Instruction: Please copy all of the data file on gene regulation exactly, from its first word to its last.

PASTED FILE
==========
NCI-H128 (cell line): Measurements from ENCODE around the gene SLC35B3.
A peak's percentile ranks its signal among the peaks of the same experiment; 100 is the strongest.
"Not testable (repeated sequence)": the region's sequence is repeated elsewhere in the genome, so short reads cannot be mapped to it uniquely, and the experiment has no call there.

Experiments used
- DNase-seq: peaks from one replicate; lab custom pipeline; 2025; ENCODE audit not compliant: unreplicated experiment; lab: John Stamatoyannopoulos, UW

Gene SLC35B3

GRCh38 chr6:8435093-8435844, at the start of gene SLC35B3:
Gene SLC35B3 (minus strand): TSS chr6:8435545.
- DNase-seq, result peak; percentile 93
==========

NCI-H128 (cell line): Measurements from ENCODE around the gene SLC35B3.
A peak's percentile ranks its signal among the peaks of the same experiment; 100 is the strongest.
"Not testable (repeated sequence)": the region's sequence is repeated elsewhere in the genome, so short reads cannot be mapped to it uniquely, and the experiment has no call there.

Experiments used
- DNase-seq: peaks from one replicate; lab custom pipeline; 2025; ENCODE audit not compliant: unreplicated experiment; lab: John Stamatoyannopoulos, UW

Gene SLC35B3

GRCh38 chr6:8435093-8435844, at the start of gene SLC35B3:
Gene SLC35B3 (minus strand): TSS chr6:8435545.
- DNase-seq, result peak; percentile 93